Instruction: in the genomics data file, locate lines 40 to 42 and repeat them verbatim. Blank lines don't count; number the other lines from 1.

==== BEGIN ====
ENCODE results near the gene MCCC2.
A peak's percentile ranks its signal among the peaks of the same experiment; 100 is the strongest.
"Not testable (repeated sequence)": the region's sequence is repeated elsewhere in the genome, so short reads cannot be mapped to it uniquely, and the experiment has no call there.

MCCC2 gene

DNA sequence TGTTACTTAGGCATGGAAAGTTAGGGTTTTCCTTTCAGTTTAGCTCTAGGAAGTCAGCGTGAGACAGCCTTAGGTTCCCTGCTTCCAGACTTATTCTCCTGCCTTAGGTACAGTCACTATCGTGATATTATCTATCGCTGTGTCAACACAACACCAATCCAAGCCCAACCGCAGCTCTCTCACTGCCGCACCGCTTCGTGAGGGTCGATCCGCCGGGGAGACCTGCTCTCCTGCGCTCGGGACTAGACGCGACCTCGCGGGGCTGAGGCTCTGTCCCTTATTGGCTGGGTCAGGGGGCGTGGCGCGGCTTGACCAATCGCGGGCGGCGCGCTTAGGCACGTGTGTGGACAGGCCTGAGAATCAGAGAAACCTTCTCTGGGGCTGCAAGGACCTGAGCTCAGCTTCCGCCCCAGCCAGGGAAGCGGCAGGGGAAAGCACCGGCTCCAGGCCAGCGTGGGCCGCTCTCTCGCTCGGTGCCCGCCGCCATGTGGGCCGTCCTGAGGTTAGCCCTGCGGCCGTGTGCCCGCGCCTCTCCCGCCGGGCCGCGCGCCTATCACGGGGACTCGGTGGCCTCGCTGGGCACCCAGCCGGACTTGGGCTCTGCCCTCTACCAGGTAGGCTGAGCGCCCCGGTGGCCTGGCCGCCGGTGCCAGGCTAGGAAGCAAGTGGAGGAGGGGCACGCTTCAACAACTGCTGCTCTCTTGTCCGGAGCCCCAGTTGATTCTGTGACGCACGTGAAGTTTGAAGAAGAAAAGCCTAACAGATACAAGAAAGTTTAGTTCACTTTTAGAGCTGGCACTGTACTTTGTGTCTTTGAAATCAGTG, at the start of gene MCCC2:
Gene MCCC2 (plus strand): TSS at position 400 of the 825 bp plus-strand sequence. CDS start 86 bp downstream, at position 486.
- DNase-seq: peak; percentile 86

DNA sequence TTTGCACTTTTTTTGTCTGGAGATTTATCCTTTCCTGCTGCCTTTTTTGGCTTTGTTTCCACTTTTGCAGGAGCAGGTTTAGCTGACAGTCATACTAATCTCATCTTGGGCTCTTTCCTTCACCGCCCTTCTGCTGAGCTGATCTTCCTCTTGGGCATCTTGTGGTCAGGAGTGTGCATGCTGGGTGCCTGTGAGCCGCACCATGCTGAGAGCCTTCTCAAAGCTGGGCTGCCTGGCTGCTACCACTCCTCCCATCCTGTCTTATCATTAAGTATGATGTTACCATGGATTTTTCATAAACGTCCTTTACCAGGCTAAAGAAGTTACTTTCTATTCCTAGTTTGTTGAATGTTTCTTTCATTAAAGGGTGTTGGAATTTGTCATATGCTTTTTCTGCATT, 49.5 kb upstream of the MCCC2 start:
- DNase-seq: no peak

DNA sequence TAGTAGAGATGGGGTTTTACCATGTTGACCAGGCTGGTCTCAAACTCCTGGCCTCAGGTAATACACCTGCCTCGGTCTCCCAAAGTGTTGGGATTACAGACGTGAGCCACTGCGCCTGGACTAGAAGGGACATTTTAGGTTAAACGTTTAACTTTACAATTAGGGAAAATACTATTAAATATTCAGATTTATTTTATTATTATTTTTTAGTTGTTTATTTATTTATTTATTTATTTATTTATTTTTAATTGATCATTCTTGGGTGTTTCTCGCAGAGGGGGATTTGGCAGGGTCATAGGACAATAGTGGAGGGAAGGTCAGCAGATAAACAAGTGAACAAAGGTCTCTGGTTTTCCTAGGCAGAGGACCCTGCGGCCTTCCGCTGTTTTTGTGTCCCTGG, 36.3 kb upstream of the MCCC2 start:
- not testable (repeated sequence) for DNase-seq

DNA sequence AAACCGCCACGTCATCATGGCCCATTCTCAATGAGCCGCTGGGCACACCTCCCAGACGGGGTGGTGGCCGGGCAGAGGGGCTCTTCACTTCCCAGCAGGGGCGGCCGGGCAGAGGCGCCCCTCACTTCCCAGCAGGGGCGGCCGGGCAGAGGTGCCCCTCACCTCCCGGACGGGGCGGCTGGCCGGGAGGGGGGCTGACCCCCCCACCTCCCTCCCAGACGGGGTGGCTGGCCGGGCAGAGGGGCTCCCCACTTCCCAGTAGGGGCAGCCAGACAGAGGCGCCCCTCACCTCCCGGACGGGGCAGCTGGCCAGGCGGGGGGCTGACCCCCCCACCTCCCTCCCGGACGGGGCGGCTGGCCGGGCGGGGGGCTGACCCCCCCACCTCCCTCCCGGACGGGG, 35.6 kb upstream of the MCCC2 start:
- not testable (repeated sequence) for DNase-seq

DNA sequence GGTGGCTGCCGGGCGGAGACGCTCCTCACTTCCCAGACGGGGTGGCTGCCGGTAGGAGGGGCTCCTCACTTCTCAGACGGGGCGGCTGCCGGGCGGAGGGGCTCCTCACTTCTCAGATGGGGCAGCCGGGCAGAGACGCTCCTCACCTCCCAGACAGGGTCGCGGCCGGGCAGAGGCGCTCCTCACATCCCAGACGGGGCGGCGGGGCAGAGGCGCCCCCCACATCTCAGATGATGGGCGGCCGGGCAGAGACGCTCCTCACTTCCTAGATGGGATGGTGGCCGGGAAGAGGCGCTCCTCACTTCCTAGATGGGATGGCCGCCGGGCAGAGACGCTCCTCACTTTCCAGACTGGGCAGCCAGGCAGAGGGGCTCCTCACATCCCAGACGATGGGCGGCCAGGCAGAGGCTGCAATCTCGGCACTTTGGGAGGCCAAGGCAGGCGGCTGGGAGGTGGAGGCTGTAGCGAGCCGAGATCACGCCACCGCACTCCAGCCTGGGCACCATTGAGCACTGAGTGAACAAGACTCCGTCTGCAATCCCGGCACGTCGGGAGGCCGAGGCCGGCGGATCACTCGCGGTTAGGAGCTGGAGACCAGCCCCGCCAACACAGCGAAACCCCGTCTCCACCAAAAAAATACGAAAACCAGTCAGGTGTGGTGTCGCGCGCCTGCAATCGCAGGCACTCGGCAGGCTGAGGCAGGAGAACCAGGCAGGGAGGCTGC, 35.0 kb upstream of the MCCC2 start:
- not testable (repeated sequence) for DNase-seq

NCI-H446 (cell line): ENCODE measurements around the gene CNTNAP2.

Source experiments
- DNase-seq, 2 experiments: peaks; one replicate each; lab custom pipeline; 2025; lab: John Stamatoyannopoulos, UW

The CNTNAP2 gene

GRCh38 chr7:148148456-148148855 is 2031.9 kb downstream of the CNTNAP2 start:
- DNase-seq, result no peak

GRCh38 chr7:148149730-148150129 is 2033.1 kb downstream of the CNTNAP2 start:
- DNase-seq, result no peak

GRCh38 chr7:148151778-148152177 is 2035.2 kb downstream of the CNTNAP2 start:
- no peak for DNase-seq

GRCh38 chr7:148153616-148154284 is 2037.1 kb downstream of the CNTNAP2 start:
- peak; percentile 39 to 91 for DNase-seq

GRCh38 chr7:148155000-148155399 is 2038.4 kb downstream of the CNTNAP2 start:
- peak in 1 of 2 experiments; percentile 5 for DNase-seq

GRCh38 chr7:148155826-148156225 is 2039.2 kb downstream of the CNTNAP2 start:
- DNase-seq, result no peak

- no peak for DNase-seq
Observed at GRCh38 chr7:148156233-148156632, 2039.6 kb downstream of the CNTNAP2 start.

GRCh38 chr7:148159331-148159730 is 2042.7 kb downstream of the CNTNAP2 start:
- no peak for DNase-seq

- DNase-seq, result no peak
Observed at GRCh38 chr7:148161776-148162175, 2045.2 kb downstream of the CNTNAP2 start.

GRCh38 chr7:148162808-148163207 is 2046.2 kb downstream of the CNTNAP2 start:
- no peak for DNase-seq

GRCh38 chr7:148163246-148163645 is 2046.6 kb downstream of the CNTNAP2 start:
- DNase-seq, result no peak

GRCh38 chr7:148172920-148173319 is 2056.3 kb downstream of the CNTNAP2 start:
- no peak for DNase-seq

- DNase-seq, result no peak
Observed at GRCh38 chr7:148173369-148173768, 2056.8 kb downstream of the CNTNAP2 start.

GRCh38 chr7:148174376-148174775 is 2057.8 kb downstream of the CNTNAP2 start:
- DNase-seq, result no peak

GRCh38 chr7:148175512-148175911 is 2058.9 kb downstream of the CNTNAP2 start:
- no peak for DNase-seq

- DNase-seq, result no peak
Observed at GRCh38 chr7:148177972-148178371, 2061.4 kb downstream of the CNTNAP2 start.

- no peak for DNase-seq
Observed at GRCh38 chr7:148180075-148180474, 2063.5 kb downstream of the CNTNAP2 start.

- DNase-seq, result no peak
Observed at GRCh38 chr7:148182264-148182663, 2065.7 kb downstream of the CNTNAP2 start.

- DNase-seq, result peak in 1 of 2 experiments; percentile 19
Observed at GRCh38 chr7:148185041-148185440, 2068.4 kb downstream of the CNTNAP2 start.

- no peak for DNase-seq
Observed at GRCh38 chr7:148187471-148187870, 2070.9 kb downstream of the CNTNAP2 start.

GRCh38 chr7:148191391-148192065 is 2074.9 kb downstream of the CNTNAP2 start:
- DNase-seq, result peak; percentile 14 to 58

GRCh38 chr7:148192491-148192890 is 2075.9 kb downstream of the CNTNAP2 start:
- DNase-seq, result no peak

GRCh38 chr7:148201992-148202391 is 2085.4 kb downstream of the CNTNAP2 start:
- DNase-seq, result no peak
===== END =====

GRCh38 chr7:148163246-148163645 is 2046.6 kb downstream of the CNTNAP2 start:
- DNase-seq, result no peak

GRCh38 chr7:148172920-148173319 is 2056.3 kb downstream of the CNTNAP2 start: